A visit to Frankie’s is almost always the guarantee of a good night of rock, and this evening was not looking to be a disappointment with a decent crowd and good vibes pumping out nice and early thanks to openers Red Sea.
Dropping in off-kilter beats adds a further dimension to their style, giving their metal-tinged rock a progressive edge. Theirs is an energetic performance carried by quality riffing and the surging vocals of Erica Bowron, the last song lifting their set to a climax as the singer smashes away at her own mini-kit at the front of the stage.
With their darker muse, Stellar Addiction came to the stage next. While their stage presence is somewhat more subdued than the previous band, they are nonetheless just as engaging. Their music follows something of a grungier direction, Mixed with some pop-laden hooks, their music follows something of a grungier direction than the other act, but like them are possessed of a singer with a huge voice in the shape of Stacey Stellar and even having a stand-in bassist for the night didn’t hamper them.
Changeover times are relatively short at Frankie’s, and it didn’t seem to be that long before the night’s headline attraction were busting out from behind the curtain in the only gear they have – overdrive. Lillyé don’t have any slow songs, and watching them onstage it’s hard to imagine how they would contain their energy if they ever tried to write some. Christian Lauria stalks the stage, swinging his bass like a weapon. Incapacitated from a work accident only a few weeks earlier, Matt Ellis wrestles any number of shapes from his guitar, ripping out an apparently ceaseless array of ever-changing riffs. Showy but precise, drummer Bennet Livingstone’s arms swing through a full arc as he smashes the china and skins, a Bonham-like power hitter.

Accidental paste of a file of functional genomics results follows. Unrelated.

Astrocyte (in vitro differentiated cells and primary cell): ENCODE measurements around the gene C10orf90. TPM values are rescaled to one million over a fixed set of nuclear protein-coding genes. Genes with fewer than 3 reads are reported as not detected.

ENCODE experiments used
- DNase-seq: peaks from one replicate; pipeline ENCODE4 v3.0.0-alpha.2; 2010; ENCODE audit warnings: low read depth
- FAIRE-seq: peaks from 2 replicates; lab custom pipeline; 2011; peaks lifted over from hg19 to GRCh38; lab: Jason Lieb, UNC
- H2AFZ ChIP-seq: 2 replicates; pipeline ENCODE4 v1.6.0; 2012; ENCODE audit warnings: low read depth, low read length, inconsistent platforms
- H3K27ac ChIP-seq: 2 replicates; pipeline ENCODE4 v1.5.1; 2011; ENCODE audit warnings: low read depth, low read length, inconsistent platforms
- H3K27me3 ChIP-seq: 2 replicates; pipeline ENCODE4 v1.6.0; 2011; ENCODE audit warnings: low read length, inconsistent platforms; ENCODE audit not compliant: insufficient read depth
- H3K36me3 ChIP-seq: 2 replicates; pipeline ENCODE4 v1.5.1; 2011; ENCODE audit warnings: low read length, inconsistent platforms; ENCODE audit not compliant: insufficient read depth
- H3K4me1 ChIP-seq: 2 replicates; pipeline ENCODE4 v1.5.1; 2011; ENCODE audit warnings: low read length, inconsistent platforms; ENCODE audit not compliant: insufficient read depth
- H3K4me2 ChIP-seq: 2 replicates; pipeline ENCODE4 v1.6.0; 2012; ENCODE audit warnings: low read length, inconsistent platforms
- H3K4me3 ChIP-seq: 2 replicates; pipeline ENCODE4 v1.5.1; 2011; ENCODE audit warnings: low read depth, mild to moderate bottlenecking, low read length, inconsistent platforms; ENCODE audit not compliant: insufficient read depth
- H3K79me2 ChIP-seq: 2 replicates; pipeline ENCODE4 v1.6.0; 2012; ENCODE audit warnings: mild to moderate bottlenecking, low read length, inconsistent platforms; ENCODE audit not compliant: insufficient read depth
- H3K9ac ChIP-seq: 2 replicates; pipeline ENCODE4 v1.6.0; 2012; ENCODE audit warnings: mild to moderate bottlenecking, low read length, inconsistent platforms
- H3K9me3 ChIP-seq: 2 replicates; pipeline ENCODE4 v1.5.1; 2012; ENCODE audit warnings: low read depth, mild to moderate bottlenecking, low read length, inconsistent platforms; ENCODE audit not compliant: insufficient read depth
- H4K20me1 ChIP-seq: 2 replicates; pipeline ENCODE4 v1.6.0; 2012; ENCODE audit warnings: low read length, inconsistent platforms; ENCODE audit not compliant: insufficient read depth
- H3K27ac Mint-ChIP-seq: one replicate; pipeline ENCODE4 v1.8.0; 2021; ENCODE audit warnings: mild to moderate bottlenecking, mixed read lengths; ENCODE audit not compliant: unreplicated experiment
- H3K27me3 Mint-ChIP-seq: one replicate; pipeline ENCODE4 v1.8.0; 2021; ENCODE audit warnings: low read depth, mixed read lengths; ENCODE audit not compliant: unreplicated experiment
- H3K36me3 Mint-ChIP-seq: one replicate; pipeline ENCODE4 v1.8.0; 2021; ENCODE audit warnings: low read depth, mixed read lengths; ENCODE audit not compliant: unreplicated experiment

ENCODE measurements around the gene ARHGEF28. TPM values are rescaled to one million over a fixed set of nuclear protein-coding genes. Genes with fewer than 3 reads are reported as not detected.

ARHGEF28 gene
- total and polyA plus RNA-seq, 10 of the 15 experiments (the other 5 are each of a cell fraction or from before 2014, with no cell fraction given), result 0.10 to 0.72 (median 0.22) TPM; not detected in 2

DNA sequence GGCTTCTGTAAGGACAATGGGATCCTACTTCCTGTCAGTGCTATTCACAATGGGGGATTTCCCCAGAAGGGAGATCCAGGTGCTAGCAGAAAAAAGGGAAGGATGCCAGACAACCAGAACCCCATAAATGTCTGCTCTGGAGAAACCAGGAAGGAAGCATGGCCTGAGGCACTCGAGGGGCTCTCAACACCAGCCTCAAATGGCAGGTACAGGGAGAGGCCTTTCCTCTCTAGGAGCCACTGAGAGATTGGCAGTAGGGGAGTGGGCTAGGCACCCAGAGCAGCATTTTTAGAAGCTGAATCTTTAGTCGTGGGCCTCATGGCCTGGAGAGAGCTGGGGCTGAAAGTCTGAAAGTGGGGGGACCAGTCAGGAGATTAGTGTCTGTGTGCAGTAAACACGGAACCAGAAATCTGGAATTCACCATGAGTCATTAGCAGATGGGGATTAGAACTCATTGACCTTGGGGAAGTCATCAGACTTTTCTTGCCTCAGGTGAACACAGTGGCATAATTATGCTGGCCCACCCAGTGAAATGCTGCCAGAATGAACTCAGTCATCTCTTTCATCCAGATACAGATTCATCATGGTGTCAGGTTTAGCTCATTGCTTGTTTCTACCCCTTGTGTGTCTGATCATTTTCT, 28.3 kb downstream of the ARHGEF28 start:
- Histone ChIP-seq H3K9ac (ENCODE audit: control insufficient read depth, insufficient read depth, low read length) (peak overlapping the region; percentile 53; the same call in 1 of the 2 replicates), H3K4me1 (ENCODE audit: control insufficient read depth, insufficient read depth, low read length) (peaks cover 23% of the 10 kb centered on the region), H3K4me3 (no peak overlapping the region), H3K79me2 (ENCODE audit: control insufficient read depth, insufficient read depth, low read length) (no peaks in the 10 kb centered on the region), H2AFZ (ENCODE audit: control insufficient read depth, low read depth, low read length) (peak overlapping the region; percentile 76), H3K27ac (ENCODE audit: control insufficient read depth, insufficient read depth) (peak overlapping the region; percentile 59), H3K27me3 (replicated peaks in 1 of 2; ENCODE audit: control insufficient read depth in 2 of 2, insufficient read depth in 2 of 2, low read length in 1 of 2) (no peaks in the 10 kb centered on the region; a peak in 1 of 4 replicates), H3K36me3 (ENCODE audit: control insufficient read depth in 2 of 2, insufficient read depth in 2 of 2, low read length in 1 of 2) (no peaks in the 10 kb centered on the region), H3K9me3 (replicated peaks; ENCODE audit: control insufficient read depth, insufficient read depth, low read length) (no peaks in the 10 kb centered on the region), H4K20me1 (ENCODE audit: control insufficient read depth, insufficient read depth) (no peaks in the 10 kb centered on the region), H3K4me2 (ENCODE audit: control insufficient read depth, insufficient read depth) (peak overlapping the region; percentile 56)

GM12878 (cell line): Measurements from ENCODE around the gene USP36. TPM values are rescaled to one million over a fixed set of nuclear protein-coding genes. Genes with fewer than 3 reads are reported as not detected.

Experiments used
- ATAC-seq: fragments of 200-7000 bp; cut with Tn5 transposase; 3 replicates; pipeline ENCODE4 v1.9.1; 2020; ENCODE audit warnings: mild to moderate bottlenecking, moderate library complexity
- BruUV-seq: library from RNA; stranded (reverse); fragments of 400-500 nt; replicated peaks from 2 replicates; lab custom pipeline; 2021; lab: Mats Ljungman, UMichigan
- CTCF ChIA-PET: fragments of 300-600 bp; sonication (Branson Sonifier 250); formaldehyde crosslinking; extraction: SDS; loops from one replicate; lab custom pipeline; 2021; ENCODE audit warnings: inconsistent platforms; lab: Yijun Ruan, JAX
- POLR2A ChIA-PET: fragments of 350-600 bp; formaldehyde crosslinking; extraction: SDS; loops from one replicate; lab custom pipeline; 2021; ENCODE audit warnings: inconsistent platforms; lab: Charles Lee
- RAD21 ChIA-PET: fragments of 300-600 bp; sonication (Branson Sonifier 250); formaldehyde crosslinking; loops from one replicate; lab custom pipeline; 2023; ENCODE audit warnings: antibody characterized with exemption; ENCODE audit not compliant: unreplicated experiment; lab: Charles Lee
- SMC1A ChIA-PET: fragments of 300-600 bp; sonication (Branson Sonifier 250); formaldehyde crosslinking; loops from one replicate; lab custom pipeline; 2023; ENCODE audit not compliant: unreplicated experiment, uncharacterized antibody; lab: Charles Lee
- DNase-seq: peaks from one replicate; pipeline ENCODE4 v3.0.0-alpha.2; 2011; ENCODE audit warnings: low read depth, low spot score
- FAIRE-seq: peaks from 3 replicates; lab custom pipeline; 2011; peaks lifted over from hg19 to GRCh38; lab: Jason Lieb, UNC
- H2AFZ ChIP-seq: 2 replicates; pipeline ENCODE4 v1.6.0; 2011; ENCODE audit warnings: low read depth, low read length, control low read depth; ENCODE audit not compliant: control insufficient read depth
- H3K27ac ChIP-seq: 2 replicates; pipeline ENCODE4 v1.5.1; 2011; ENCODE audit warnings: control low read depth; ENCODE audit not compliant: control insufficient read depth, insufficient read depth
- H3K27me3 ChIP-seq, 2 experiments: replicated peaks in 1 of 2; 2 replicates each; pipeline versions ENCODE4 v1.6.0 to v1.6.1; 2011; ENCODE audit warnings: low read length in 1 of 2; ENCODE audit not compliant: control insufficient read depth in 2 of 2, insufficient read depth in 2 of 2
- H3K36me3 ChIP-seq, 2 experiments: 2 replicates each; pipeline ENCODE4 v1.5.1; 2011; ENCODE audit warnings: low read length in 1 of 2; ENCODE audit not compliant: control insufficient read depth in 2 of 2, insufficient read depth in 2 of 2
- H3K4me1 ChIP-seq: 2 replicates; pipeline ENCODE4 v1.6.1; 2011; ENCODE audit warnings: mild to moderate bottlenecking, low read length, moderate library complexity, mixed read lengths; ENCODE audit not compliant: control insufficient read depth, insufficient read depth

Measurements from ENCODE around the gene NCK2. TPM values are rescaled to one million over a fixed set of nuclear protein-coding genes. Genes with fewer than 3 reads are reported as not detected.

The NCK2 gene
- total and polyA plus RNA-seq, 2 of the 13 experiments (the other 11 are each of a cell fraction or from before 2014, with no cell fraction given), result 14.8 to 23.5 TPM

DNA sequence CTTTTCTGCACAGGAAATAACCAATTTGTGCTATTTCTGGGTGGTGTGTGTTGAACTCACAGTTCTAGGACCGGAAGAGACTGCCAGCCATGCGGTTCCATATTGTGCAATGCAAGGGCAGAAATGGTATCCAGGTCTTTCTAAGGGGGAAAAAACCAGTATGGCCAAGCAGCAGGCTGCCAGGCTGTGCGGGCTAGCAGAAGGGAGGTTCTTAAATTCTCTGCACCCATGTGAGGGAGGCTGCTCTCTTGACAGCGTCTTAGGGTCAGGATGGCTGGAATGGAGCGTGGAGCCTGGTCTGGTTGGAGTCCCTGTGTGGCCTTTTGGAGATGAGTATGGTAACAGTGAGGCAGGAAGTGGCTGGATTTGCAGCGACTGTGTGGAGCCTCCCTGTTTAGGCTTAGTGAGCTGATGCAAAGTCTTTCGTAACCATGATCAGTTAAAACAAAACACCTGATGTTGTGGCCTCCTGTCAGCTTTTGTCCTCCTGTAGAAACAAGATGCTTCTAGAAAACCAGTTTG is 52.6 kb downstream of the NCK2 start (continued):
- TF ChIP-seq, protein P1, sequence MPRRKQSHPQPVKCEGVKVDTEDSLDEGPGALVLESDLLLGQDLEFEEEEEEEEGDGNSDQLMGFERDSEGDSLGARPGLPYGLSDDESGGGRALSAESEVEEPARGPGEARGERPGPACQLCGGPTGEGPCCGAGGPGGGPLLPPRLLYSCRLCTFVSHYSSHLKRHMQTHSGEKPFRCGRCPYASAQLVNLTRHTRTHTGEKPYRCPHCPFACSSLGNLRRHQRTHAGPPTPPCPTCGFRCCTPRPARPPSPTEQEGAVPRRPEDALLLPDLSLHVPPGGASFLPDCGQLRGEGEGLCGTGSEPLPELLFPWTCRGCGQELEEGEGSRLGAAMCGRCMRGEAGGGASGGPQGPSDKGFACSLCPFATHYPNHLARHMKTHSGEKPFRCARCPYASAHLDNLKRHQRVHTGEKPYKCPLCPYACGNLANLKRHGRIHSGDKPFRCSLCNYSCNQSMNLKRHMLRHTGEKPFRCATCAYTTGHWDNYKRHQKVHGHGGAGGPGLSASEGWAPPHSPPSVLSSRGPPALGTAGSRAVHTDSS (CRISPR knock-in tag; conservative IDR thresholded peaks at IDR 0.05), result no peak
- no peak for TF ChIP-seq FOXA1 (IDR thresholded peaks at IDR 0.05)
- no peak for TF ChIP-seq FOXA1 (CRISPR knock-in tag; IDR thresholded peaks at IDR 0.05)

Then of course there’s the band’s namesake, Virginia Lillye, in leather and spikes and heels, hair and voice ten storeys tall. After only a couple of songs she’s already headed into the crowd. A couple more and she’s climbing onto the seating booths along one wall, never missing a beat. Together, the band tear through all but two songs from their new album as the crowd draws closer to the stage, growing louder and rowdier. Maybe it’s the excitement, but with the room rocking out to ‘Run’, Lillyé show they are actually human – albeit quite talented ones – by having to start it over. No one cared. It just meant another minute or so of rock. That’s what we had all come here for, and Lillyé delivered.
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